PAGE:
Uganda's Planned 2008/09 Budget Faces Maiden Test
Said to be Uganda's last budget before the exploitation of oil in Uganda.
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First published: June 11, 2008
As Finance Minister prepares to read the National Budget for 2008/2009, Civil Society organizations have asked government to show seriousness that the budget this time round will contribute significantly to poverty reduction in the country.
Civil society organizations meeting in Kampala last month expressed concern that while more than 35% of Ugandans still live in abject poverty, this year's national budget framework paper shows that security and administration will take a sizeable share of the national budget as opposed to other productive sectors like agriculture, education, health, energy and roads. The later are sectors, which when properly invested in, help in creating jobs and improving household incomes, and thus contributing to poverty reduction.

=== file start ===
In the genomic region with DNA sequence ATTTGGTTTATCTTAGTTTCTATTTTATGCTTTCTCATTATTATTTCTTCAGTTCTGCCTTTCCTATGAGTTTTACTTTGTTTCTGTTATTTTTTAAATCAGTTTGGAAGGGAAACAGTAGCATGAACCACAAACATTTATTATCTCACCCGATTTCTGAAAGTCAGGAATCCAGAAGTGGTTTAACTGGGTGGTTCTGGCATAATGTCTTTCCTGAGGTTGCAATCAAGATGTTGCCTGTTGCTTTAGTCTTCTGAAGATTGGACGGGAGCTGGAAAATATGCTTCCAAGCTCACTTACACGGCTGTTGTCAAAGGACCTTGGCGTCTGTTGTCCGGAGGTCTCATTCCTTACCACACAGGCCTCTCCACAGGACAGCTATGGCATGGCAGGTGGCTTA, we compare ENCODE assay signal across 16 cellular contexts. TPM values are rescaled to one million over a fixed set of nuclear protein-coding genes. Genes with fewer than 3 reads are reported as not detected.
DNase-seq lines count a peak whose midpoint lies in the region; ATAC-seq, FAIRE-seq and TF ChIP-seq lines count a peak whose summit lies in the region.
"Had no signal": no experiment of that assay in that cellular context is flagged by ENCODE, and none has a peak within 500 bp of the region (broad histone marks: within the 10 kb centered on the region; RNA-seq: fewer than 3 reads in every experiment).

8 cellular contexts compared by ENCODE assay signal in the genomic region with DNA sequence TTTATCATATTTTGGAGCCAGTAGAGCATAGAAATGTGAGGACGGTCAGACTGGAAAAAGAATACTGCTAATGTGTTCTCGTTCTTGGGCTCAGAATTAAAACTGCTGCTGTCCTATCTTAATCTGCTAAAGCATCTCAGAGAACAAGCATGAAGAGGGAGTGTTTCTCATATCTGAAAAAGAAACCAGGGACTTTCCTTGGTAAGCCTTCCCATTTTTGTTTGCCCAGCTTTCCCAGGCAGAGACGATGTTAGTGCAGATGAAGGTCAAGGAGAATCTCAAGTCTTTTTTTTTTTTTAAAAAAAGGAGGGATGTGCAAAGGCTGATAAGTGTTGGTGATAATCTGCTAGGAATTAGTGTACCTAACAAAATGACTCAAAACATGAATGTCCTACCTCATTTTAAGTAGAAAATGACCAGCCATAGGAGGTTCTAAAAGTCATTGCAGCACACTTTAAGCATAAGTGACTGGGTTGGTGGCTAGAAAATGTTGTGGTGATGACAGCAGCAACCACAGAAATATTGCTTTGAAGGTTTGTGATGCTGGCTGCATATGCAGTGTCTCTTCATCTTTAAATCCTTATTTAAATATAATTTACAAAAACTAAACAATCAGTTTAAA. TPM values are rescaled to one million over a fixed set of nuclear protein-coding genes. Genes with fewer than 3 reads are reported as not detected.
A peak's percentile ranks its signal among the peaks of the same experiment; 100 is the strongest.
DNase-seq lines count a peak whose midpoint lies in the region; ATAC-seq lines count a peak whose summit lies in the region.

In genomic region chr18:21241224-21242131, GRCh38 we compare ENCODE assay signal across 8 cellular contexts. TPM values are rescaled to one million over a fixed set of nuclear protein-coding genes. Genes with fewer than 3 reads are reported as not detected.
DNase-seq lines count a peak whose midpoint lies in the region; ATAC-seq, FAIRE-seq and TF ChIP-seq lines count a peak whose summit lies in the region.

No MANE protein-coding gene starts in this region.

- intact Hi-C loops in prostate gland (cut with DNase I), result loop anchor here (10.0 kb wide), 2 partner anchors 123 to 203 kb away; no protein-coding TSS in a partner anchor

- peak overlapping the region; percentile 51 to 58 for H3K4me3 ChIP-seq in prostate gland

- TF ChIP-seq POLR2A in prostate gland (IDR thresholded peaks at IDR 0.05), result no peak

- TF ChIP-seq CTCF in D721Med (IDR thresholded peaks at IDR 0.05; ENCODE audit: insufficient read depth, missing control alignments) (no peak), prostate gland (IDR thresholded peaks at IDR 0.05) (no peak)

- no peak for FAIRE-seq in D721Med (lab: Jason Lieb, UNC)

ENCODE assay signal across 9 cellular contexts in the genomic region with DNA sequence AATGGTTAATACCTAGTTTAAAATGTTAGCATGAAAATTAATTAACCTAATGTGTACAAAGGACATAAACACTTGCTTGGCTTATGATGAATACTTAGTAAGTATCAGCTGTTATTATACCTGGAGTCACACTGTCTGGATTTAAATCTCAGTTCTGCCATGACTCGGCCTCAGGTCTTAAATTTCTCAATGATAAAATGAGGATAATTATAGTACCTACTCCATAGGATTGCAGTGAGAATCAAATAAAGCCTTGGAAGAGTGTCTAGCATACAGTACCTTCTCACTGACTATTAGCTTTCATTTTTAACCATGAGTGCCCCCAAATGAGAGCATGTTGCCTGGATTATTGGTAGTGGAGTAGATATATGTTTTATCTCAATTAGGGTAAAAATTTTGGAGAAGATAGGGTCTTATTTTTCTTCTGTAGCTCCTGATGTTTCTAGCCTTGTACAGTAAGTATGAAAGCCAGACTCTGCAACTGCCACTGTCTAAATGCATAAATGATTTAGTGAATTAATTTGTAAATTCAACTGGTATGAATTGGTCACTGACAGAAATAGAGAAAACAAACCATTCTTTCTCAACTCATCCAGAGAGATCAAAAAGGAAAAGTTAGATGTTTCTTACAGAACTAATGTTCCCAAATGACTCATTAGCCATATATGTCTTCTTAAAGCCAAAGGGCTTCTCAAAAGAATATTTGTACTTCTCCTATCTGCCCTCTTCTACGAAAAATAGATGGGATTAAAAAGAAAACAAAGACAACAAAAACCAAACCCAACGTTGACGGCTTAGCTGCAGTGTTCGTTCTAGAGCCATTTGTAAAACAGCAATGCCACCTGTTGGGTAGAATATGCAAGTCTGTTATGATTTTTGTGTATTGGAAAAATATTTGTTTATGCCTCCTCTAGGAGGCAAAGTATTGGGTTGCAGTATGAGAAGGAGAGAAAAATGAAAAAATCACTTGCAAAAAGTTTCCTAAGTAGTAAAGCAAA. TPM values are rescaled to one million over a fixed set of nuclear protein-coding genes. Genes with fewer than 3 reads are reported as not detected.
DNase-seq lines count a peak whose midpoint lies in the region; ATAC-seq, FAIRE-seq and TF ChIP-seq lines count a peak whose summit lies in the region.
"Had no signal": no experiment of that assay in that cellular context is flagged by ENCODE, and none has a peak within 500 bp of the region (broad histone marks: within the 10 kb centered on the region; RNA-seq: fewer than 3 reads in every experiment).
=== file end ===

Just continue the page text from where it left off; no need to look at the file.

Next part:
According to the framework paper for the 2008/09 National Budget the government has made the following National budgetary allocation for the various sectors.
Security (from Shs443.2b to Shs453.2b), Works and Transport (Shs289.9b to Shs705.1b), Agriculture (Shs116.8b to Shs239.2b) and Education (Shs767.1b to Shs902.6b). Others: Health (Shs428.3b to Shs480.5b), Justice/ Law and Order (Shs234.6b to Shs242.2b), Accountability (Shs336.2 to Shs422.8b), Energy and Mineral Development (Shs449.3b to Shs464.1b).
While there was a general increase in allocation in all sectors of the economy, civil society groups were concerned that public administrations continue to consume most of the budgetary allocations. Some say the government is still putting more emphasis on building the army and security, even when there is no war in Uganda right now, at the expense of promoting more and improved agricultural production. The government for example will spend 453.2 billion shillings on security, while only 239.2 billion shillings will be spent on agriculture.